Is it the awesome furniture that makes for a cool pic next to the article featuring work that is closer to fine art than practical design?
      That was funny.
      And oh so true.

      Designers these days barely get a serviceable education in most colleges and most are never exposed to anything other than what they read in those ''glitzy'' magazines. There are all these dreams of being the next Milton Glaser if just given half a chance at an agency, rarely realizing there are maybe 10 gifted people a decade that reach that kind of agency fame. I asked a potential hire once, ''what is your ultimate goal in your design career?'' Deer in headlights. Maybe that is asking too much of a 20-something kid, but I still think it's a valid question.

      Occasionally we get a tour group from the local tech school. They seem to get it more. They ask questions. They show curiosity. Since our stuff borders on the edge of Show Business, it's like a whole different world to them. The college kids all seem bored and slouch around, instantly on their phones as they move from one department manager to the next. It's just a gut course to them and the field trip a necessary evil. A lot of times you can tell the professor has given them a list of questions to ask. The difference is night and day.

      Comment


      • #5
        Printdriver,

        I went to a four year university design program and the vast majority of the design students were hungry as hell to create award winning work. Most of us dreamed of working at Landor creating the next big logo "Aha" moment or designing the next award winning event poster. Being truely creative can be exhausting and I'd rather save energy for my kids, yard work or a tiring vacation. I guess I'm a little bitter that "super star" designer is what is sold in design publications. People would rather see the Aemes chair in a lobby than a matching 401K with lots of free time. Owning a design studio can afford thise benefits, but that is fairly rare to be abke to get to that point.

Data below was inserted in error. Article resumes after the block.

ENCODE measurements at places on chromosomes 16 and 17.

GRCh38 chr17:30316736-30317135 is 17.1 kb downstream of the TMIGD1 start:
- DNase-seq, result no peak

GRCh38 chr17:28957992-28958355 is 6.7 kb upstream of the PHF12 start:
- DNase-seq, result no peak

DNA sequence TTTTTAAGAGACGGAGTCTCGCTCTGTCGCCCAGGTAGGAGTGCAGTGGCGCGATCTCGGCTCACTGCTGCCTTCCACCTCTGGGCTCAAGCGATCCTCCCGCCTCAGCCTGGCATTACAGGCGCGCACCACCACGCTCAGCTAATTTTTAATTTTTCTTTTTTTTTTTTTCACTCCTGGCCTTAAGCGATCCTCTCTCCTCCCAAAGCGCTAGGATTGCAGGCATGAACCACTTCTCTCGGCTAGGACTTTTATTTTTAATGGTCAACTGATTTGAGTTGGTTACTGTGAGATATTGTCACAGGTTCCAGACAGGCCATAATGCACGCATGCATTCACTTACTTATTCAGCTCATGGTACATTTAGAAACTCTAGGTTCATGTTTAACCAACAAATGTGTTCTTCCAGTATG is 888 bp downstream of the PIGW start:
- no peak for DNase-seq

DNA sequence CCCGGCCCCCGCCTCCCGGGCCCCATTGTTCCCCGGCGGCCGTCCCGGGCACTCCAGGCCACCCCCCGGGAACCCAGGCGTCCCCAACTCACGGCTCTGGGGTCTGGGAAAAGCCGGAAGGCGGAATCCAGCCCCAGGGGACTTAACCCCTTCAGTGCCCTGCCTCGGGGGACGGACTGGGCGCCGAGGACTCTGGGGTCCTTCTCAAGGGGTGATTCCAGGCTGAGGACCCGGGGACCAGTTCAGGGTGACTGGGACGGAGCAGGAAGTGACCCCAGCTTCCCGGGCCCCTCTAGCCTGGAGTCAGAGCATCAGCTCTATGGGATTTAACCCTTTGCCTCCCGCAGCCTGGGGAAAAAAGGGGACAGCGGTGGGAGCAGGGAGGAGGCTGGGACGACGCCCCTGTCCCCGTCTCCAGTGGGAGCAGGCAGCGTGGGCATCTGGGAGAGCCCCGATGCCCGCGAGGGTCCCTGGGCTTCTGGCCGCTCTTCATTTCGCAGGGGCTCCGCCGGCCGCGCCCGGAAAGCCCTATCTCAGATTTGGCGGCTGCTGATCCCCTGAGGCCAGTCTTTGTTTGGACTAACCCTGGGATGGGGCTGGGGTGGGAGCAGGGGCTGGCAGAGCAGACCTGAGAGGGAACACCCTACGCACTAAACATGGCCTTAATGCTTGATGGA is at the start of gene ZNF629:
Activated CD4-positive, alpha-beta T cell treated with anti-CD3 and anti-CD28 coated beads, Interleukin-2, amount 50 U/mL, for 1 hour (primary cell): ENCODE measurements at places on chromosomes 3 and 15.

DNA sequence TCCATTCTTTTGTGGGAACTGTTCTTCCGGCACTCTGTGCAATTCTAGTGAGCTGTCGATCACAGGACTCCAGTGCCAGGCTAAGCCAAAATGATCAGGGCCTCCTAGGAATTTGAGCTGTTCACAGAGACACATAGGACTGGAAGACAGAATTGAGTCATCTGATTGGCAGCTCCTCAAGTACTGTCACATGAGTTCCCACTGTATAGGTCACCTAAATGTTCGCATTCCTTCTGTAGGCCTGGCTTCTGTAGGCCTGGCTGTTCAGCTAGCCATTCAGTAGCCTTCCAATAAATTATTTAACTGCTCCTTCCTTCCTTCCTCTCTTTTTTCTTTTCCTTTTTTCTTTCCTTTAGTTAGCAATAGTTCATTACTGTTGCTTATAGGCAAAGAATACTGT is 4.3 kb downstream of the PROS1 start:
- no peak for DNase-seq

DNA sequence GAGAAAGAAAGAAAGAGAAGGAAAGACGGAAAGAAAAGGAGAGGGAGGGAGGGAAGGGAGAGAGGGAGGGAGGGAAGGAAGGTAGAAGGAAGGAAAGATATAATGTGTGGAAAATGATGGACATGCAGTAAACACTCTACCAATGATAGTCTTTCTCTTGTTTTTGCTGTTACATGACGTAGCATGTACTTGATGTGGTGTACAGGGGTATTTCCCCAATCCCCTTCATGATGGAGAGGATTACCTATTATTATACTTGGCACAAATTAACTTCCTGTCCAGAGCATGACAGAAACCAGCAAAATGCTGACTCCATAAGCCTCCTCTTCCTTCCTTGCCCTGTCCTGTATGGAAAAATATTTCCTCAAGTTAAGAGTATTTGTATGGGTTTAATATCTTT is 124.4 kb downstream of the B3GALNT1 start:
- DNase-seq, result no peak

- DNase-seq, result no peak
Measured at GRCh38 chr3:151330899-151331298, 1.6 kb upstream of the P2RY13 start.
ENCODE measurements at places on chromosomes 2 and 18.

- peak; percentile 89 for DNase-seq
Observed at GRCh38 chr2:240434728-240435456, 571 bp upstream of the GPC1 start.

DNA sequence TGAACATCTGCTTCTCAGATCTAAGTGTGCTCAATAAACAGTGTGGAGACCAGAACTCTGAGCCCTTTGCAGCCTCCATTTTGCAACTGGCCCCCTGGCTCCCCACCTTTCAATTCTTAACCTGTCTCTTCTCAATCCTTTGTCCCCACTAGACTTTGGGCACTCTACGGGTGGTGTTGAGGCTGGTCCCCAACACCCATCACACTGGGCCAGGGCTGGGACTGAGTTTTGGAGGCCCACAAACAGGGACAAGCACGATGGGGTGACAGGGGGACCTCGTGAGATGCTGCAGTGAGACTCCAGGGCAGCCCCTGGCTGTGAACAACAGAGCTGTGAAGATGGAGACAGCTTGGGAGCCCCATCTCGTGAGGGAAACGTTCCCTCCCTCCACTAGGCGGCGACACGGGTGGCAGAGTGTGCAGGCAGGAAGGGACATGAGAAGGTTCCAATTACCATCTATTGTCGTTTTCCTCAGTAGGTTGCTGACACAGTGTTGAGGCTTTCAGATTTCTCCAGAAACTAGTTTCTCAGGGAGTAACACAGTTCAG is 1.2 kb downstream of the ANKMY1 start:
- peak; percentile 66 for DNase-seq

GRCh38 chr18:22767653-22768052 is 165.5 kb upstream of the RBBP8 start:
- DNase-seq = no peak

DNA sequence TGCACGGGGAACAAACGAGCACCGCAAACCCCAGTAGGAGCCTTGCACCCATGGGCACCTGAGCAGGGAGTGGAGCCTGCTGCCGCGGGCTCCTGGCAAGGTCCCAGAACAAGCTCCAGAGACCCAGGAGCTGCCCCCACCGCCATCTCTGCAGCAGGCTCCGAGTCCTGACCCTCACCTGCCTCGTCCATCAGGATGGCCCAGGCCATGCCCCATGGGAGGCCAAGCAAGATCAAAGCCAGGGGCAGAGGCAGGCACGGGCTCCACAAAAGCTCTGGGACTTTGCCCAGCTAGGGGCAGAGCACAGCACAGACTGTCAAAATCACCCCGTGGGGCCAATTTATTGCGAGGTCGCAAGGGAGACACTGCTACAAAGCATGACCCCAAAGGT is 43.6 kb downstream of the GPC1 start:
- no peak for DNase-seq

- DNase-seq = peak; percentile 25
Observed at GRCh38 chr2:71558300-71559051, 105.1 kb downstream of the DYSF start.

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        • #6
          You went to school over 20 years ago. So did I. The education level and expectations of students has changed. Drastically. So has the attention span, and I really do believe there is a certain amount of ennui within a certain percentage of millennials who just do not give a damn about anything. This is the generation of the Participation Award. You get a prize just for paying...er...I mean playing. So little is required, internships are even falling by the wayside, so little is done to challenge the design student. Far too much of the program is self-directed where project outcomes are predetermined by the student rather the professor. In the real world you don't get to start over on a project because you don't like where it's going. In the real world you don't get to come up with a logo then design a brief around why you created it. And none of these kids are actually prepared to work in the field. If you read around here, you'll see that right now entry level in this field is a 4-year degree plus 2 years or real world work because there are just too darn many designers out there. The schools aren't even aware of this, let alone preparing these students for it.